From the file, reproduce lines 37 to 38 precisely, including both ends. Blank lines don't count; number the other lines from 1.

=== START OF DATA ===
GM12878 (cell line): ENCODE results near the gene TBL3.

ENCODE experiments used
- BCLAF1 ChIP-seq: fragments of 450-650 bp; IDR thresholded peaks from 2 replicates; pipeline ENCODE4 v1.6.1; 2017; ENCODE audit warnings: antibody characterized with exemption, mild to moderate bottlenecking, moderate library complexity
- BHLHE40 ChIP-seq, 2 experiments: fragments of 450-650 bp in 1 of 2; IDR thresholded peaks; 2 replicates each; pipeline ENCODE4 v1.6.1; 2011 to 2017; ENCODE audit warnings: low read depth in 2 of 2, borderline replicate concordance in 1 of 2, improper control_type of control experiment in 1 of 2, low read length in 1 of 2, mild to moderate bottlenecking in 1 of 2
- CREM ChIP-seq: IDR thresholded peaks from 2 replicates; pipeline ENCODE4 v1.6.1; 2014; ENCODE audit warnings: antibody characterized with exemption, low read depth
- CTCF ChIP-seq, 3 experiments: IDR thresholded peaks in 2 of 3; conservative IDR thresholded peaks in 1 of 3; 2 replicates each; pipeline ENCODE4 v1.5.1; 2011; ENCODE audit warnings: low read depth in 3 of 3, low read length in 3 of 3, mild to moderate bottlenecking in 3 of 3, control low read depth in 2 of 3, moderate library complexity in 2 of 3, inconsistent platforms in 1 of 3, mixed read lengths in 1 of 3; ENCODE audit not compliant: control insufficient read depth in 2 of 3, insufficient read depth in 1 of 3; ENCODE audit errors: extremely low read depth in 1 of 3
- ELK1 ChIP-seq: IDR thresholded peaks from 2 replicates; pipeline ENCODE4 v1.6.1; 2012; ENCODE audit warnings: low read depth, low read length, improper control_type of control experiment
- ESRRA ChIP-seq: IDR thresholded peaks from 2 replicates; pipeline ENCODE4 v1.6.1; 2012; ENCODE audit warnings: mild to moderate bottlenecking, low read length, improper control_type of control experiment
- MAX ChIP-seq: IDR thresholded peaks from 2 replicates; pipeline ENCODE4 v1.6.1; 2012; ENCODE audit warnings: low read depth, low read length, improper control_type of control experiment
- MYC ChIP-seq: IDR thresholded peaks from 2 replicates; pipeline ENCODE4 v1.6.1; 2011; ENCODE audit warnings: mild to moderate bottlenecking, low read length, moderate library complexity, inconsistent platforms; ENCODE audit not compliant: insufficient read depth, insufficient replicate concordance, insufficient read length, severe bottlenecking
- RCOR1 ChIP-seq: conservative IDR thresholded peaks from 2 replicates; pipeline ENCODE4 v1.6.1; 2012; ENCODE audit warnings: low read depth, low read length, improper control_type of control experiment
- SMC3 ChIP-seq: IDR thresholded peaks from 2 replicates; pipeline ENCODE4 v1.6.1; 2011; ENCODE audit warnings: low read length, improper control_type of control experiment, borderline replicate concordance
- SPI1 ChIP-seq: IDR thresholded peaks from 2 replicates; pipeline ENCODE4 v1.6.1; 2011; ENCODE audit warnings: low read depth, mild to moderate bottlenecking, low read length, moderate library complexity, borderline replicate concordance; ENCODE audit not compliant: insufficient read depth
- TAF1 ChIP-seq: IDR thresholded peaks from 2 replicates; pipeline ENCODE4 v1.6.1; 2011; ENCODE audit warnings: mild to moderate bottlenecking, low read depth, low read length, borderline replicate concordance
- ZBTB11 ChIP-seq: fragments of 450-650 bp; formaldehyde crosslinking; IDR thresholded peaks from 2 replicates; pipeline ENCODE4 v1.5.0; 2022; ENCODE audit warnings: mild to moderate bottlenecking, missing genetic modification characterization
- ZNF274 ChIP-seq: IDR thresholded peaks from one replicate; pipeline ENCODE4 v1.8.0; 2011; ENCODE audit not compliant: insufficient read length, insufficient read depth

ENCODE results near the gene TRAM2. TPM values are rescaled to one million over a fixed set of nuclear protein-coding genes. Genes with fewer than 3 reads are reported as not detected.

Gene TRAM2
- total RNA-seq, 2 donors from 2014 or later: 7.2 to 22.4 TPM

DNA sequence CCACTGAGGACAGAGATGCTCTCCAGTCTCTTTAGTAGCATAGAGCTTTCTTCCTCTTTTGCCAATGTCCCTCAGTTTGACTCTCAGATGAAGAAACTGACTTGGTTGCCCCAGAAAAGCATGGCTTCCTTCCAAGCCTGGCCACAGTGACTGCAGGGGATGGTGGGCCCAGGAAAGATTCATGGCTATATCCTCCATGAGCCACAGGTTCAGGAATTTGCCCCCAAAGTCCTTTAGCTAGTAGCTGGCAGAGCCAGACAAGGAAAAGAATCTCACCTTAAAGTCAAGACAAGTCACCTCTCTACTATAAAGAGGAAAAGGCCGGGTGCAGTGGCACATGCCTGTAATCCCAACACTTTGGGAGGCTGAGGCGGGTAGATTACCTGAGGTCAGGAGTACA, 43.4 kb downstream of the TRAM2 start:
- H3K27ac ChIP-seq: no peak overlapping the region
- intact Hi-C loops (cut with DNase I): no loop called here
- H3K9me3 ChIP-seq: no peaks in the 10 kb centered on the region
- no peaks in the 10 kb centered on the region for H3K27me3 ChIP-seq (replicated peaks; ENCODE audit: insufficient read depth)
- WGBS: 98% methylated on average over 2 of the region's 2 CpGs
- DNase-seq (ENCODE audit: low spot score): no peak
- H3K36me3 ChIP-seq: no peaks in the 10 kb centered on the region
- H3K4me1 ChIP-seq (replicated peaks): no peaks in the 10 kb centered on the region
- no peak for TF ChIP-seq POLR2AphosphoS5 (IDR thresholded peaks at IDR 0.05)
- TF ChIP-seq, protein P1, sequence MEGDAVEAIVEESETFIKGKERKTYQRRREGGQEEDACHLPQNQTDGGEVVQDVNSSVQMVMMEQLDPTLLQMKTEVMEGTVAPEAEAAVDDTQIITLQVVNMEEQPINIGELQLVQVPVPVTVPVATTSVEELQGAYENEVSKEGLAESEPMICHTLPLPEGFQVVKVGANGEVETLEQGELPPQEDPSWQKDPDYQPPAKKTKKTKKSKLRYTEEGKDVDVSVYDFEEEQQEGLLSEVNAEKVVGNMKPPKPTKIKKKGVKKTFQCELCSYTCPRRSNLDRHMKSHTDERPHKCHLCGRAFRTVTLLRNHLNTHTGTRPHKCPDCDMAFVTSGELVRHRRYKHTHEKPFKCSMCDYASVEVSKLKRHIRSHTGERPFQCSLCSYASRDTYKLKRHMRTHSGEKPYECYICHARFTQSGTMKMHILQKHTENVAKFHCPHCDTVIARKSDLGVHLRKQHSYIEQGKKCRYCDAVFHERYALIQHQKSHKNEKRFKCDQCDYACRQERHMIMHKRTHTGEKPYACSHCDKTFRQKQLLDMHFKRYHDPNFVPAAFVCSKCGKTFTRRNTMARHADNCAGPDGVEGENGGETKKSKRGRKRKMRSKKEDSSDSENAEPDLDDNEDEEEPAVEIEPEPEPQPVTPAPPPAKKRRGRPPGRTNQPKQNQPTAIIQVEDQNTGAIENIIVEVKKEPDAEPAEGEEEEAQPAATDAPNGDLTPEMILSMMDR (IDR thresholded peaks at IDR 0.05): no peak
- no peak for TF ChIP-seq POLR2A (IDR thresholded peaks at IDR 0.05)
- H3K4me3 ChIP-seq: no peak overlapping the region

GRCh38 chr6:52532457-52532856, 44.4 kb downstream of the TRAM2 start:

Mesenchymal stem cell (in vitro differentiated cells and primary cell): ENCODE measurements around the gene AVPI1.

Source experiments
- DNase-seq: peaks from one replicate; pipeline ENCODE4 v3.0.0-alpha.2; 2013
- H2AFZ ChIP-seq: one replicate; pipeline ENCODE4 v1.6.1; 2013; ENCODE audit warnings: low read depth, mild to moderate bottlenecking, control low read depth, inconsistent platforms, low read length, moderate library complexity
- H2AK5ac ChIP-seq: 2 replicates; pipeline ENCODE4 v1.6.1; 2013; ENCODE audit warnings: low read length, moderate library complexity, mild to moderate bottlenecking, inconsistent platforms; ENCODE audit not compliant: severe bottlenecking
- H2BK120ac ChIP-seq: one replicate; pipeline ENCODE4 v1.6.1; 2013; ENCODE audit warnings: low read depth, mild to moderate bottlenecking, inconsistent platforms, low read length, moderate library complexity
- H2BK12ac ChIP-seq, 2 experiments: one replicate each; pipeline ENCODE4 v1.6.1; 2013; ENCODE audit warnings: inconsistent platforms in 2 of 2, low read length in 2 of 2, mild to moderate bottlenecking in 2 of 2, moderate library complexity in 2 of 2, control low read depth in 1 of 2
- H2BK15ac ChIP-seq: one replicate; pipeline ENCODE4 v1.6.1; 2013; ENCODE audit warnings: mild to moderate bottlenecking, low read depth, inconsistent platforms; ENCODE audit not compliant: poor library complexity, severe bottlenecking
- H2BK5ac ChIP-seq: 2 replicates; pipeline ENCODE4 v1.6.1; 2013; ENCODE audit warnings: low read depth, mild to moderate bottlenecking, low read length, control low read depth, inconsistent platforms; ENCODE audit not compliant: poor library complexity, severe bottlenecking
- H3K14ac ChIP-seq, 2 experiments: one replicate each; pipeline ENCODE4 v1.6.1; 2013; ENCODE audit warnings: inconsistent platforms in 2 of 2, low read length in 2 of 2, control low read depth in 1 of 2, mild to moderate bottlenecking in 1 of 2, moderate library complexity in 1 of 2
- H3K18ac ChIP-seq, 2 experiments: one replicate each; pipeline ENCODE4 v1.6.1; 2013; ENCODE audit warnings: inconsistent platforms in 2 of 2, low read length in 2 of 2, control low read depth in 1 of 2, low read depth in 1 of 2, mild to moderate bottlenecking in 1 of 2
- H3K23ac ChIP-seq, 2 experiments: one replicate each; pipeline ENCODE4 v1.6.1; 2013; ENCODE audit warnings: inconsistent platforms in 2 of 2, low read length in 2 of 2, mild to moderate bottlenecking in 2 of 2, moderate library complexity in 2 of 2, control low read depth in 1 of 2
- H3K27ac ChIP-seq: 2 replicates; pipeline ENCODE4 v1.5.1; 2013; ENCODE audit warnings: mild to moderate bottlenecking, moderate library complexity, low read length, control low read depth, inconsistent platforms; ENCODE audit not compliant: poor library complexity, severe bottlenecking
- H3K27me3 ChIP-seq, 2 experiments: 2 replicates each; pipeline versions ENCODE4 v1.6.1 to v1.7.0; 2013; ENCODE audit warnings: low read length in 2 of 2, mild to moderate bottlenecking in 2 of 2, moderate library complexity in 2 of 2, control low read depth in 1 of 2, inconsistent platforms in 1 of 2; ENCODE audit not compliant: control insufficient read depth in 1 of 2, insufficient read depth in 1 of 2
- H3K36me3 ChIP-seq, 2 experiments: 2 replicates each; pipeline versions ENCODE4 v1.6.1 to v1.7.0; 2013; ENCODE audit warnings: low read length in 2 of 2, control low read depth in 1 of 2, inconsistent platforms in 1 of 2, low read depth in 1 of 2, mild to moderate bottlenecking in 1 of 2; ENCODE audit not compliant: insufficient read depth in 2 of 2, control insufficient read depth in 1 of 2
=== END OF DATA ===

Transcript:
- H2AFZ ChIP-seq: one replicate; pipeline ENCODE4 v1.6.1; 2013; ENCODE audit warnings: low read depth, mild to moderate bottlenecking, control low read depth, inconsistent platforms, low read length, moderate library complexity
- H2AK5ac ChIP-seq: 2 replicates; pipeline ENCODE4 v1.6.1; 2013; ENCODE audit warnings: low read length, moderate library complexity, mild to moderate bottlenecking, inconsistent platforms; ENCODE audit not compliant: severe bottlenecking